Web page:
I’ve had more then a few occasions where I’ve had commenters post their outrage at something I’ve written they didn’t like, where I’ve noted that their IP address traces directly back to Ottawa and from government departments (and yes, WordPress blogs and the administrators of those blogs can trace IP #’s of the folks who leave comments at them). I’ve been under the impression that “online monitoring” has been going […]

Contempt of Parliament Round 2?

You’d think the Conservatives would have gotten the idea that they are accountable to Parliament after the Afghan detainee document mini-crisis, but in less then a month, they’re going to try and avoid accountability yet again by trying to “ban” their political staffers from being subpoenaed in front of a Parliamentary Committee.

As multiple others have pointed out, they are not allowed to do that, as the laws of Parliament clearly state:

..the power of Parliament to “send for persons” is explained in chapter 20 of the second edition of House of Commons Procedure and Practice. A committee of Parliament can issue a summons to any individual, ordering their attendance […]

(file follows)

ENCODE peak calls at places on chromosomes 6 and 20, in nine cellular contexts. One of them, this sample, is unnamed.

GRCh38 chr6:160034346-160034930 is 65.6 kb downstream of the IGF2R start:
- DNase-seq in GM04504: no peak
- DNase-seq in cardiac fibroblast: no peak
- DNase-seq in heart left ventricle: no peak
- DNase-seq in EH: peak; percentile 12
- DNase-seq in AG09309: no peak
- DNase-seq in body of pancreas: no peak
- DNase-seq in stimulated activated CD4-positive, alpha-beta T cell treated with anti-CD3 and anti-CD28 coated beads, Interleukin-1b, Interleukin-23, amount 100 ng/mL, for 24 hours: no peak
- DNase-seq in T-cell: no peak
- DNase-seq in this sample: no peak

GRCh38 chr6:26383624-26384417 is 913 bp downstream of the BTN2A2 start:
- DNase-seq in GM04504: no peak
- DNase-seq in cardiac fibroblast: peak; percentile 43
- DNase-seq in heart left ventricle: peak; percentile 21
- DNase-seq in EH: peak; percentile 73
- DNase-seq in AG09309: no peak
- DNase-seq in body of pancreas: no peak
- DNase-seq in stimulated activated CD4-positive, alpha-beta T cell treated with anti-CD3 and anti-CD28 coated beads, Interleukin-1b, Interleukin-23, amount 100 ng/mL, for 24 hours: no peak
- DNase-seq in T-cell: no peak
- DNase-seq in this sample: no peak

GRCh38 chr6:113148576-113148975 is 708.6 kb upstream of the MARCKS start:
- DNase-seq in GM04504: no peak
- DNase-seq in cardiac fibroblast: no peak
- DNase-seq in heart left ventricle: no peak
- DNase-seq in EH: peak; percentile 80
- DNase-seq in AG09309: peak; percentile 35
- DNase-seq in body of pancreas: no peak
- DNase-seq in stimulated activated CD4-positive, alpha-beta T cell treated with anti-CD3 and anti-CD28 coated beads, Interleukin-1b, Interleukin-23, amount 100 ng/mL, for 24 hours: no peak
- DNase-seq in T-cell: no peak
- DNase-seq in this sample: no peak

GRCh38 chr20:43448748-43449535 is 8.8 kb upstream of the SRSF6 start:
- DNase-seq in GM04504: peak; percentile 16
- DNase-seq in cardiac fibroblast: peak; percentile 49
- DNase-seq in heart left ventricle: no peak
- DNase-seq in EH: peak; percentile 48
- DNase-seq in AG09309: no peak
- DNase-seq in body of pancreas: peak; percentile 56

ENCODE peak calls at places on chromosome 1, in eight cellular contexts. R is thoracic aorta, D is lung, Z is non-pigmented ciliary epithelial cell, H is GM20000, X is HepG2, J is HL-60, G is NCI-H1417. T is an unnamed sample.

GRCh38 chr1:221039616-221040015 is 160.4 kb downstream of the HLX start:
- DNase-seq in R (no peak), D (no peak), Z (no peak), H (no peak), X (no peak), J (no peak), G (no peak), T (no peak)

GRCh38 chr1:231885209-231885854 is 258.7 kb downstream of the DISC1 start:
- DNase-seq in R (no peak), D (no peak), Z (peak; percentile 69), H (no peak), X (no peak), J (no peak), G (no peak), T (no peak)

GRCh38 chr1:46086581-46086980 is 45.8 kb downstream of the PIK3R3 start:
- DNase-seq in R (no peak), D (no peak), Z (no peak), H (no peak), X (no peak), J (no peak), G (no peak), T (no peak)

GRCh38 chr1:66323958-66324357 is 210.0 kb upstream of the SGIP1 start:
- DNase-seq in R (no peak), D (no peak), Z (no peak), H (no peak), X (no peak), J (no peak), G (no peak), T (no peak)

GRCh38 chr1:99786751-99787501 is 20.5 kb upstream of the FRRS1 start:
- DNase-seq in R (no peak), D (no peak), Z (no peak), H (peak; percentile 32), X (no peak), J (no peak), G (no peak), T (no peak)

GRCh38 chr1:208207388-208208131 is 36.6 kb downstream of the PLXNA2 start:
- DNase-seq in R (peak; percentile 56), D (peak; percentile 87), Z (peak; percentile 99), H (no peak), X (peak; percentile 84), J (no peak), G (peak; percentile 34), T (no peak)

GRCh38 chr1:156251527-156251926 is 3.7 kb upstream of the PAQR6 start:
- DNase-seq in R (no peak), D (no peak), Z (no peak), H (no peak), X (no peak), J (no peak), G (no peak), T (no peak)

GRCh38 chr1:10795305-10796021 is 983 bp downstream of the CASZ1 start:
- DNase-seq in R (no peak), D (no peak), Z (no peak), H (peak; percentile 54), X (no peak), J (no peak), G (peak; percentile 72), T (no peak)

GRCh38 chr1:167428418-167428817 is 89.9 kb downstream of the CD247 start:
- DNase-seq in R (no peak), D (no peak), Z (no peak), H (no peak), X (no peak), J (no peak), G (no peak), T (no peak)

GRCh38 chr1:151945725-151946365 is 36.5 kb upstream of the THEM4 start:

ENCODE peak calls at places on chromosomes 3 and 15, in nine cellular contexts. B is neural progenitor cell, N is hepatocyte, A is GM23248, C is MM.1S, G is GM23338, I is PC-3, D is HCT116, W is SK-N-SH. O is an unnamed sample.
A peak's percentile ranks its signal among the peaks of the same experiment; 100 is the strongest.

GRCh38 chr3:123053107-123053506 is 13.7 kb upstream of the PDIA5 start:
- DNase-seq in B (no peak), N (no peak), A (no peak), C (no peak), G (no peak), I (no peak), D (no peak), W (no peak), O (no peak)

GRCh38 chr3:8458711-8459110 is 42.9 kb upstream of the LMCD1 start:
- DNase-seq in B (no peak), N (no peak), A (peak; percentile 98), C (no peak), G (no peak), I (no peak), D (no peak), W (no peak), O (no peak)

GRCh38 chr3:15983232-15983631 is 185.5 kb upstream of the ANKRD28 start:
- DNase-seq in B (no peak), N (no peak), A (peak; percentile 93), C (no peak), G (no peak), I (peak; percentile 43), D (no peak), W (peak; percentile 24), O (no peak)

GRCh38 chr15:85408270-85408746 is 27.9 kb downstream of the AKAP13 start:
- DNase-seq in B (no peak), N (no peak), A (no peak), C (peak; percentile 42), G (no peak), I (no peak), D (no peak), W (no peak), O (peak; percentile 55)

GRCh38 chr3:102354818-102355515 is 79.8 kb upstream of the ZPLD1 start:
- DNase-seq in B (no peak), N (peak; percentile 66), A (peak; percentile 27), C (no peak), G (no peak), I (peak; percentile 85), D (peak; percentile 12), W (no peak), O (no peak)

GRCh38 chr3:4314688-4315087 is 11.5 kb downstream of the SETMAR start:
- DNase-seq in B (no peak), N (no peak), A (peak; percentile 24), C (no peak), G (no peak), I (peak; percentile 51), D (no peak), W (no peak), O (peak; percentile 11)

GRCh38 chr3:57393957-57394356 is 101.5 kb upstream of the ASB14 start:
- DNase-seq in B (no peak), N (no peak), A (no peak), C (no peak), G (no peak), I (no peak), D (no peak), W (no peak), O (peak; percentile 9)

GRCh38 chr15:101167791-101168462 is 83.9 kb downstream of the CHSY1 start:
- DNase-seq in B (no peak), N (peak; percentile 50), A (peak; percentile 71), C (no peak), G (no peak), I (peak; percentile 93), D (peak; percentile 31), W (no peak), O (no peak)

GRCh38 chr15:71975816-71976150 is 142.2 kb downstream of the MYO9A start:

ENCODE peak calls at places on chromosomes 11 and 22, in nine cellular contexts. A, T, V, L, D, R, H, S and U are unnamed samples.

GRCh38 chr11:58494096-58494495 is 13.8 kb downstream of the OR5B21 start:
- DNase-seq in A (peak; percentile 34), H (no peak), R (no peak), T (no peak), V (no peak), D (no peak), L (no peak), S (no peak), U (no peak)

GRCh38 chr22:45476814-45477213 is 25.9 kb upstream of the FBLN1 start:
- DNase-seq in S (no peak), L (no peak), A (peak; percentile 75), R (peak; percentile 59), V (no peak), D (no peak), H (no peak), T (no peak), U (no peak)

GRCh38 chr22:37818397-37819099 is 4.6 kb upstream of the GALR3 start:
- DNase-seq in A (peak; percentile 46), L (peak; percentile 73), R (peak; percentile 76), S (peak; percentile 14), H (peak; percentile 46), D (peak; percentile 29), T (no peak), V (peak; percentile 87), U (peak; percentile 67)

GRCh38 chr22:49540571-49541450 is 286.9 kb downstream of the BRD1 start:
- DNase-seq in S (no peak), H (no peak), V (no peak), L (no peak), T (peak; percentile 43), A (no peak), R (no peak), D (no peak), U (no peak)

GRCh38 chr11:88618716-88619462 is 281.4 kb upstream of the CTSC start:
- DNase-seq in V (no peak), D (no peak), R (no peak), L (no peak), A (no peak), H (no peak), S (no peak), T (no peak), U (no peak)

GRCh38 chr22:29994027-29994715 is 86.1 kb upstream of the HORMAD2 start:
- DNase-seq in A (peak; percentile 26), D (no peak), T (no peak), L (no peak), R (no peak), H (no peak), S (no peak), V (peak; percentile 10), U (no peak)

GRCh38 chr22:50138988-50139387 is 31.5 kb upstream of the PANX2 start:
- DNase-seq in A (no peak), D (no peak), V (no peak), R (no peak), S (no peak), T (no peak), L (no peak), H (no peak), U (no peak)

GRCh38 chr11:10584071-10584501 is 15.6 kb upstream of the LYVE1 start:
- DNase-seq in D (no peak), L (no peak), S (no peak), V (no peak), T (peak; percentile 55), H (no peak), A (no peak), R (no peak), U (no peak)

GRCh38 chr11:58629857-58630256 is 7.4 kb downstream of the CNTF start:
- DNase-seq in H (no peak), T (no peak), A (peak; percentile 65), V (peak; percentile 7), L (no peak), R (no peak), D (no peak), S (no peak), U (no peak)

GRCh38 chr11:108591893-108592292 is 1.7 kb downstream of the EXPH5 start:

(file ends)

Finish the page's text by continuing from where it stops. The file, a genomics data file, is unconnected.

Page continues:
The C.R.U.S.H 'radicals' are at it again - this time in the Globe & Mail

This lovely full-sized ad appeared on Page F4 in the Saturday May 22, 2010 edition of the Globe and Mail, courtesy of the Canadians Rallying To Unseat Stephen Harper group – also known as C.R.U.S.H, also known to the Conservative Party as being “anti-Stephen Harper radicals”, which means apparently anybody who disagrees with Conservative Party propaganda. Here is their latest ad, pointing out the Harper/Conservative Party contradictions:

Humorous Harper Hypocrisy for your long weekend.

“Meeting celebrities isn’t my shtick. That was the shtick of the previous guy.” -Prime Minister Stephen Harper in 2007 when asked why he refused to meet Bono to discuss funding for AIDS research and prevention in Africa.

Pictorial evidence seems to contradict that statement however:

Some selective shtick.

I’m thinking the more accurate statement from Harper would have been to say: “Meeting celebrities that don’t agree with my political point of view or don’t offer the potential to increase my popularity or my electoral chances is not my shtick”.

H/T to my liberal friend D.